Last night András Schiff performed the first of his final two recitals in his cycle of the complete piano sonatas of Ludwig van Beethoven at Davies Symphony Hall in San Francisco. It was time for the second of the two "monuments" in the canon of piano sonatas, the "monumental" Opus 106 in B-flat major ("Hammerklavier"). This sonata is technically challenging from its opening gesture (which would later be honored by Johannes Brahms in the opening gesture of his own first piano sonata); but the work also poses major challenges to the listener. Most of those challenges have to do with what I have called the "journey through an extended duration of time." Except for the (extremely?) brief scherzo, each of the movements of this sonata takes on an unconventional (for its time) time-scale; and, while the first movement does this through relatively familiar sonata-allegro territory, the relationship between structure and process of the final two movements is harder to penetrate.
Yesterday I wrote about this journey as it was pursued in the andante cantabile third movement of Beethoven's Opus 97 ("Archduke") trio in B-flat major in my Examiner.com review of a recital by the Kalichstein-Laredo-Robinson Trio. In this case the journey is based on a theme-and-variations structure; and the extended duration arises when Beethoven departs from choosing a simple theme in favor of what I have previously called "a more elaborate structure unto itself, which could then be mined for variations from many diverse perspectives." In the adagio sostenuto movement of Opus 106, the structural framework follows the conventional sonata form; but Schiff offered the following comments in his conversation with Martin Meyer included in the program book:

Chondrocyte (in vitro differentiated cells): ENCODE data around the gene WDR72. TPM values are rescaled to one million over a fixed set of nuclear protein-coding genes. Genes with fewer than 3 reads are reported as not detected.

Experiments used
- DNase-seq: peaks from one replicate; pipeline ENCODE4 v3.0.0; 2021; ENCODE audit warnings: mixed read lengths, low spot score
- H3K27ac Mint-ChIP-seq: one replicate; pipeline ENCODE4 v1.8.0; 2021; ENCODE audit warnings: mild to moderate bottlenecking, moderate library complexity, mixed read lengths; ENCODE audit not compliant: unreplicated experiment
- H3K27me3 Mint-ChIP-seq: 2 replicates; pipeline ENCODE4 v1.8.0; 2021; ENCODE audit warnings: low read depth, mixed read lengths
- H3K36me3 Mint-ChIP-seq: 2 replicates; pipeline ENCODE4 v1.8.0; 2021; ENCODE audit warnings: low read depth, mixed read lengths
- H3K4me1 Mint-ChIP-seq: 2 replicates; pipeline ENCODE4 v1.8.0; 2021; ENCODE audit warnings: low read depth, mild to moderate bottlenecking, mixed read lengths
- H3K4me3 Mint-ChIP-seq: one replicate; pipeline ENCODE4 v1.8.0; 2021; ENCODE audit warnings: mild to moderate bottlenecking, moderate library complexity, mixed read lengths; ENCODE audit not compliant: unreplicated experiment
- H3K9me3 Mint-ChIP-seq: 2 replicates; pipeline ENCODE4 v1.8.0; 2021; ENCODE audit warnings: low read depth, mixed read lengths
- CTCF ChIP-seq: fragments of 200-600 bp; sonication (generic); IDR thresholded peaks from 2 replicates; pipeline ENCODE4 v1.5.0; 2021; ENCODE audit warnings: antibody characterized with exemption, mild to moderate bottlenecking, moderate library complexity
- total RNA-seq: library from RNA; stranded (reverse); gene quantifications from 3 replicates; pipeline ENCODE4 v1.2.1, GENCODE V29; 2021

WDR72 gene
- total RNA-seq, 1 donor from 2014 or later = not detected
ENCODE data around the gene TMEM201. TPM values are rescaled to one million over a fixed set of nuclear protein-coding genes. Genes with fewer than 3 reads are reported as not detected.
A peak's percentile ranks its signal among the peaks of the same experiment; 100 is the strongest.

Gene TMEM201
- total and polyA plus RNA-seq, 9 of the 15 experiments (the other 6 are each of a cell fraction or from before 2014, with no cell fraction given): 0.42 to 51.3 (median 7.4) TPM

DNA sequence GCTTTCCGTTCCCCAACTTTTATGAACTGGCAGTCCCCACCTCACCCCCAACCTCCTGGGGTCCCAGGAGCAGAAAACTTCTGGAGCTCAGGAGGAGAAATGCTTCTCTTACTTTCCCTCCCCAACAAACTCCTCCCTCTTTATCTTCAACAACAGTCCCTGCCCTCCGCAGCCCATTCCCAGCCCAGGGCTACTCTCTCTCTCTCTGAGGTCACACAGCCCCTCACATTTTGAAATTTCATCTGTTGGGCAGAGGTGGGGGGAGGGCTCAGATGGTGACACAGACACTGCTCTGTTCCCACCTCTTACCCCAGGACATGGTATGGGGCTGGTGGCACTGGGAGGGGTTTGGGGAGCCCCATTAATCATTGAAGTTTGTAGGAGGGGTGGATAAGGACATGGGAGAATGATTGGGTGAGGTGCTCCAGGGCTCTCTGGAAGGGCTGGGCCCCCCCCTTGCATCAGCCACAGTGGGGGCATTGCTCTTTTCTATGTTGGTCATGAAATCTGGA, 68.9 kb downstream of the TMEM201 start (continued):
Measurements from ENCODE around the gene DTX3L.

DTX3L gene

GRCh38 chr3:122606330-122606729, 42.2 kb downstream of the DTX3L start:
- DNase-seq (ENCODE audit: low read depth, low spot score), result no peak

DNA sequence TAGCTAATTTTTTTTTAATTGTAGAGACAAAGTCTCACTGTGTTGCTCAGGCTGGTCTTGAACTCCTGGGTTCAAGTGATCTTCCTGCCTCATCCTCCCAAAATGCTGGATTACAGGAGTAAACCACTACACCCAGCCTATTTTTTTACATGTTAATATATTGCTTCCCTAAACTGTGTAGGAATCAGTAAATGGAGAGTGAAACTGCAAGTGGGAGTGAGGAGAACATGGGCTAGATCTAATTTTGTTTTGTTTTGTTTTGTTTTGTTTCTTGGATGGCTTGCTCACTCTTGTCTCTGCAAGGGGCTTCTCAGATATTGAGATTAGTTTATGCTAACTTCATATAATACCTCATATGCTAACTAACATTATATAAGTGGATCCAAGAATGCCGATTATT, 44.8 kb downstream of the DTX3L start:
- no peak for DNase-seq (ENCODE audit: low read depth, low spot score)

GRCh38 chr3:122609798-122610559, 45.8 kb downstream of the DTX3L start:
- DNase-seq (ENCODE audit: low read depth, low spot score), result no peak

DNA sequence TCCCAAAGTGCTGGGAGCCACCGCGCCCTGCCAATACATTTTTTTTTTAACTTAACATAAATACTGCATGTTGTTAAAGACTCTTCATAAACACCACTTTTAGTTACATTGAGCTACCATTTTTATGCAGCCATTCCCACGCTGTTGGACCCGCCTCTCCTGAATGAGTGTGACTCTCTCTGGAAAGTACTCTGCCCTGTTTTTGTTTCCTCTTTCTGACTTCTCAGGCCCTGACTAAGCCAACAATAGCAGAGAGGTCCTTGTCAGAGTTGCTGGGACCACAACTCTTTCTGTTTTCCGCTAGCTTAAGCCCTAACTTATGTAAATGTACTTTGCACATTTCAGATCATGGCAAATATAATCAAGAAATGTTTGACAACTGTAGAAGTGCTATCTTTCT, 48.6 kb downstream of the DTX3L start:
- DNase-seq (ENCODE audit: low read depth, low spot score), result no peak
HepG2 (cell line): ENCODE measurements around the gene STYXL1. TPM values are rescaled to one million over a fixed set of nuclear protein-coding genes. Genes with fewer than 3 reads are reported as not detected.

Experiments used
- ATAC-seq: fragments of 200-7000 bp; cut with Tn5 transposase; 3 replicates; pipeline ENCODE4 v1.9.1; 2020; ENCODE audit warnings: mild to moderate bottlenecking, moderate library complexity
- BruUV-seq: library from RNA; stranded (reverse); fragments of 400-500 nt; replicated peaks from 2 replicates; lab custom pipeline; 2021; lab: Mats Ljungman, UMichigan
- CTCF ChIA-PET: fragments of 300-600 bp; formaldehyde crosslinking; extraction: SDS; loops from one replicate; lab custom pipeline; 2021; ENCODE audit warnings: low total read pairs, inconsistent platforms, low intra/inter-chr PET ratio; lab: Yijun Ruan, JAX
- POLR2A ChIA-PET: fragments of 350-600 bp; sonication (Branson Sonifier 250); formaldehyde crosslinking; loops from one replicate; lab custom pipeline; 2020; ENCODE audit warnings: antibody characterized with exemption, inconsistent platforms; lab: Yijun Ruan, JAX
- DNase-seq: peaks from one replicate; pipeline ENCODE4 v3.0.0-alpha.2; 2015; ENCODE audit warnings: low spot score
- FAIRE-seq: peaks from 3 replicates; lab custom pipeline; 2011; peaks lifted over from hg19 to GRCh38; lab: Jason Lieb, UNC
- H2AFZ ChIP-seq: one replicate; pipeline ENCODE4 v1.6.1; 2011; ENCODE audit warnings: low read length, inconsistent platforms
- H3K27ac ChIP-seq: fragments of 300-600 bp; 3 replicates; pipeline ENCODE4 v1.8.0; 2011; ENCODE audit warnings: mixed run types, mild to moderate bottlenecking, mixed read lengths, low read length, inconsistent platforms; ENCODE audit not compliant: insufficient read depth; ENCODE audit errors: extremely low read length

While it's true that this structure is easy to make out in the score, in playing or listening to the piece it's much less obvious, because it's the poetic side that dominates as an expressive force, with its slow iambuses and intricate whispered figuration. Beethoven produces absolutely astonishing effects of sonority, which makes the "deconstruction" of the main theme in the final part of the coda all the more haunting. Following a wide-ranging journey of the passions, the movement ends at once laconically and full of expectation on a pianissimo held chord of F-sharp major.
This is clearly not for casual listening. Indeed, it requires an alertness of perception that may put performance at a disadvantage when this sonata is performed at the end of a program (as it was last night).
Even more challenging, however, is that the alertness allotted to this movement may sap the "cognitive energy" required for the fugue of the final movement. This, again, is a major journey, not to mention a major departure from the traditional conventions of fugue. However, even in the absence of those conventions, there remains the sense of fugue as a conversation among its "voices," rather than just a massive contrapuntal fabric. I continue to admire how Richard Goode establishes this sense in his performances of Bach counterpoint, and here in San Francisco pianist Frank French demonstrated that same sense in his concert performance of the 48 preludes and fugues in Johann Sebastian Bach's Well-Tempered Clavier. In the framework of that sense of fugue, a journey of extended duration amounts to a particularly involved (and extended) conversation. Unfortunately, that sense was absent in Schiff's performance. Indeed, it was absent not only from Beethoven's fugue but also from the encore performance of Bach's BWV 903 "Chromatic" fantasia and fugue in D minor. It was almost as if towards the end of last night's journey Schiff had shifted to autopilot to finish out the evening. Nevertheless, he followed his Bach encore with a graceful and witty account of Wolfgang Amadeus Mozart's K. 574 "Eine kleine Gigue" in G major; but I suspect that this work is familiar enough to him that even it could have been "flown on autopilot," so to speak. This may just have been the sort of "occupational hazard" that is hard to avoid when one undertakes a truly massive project.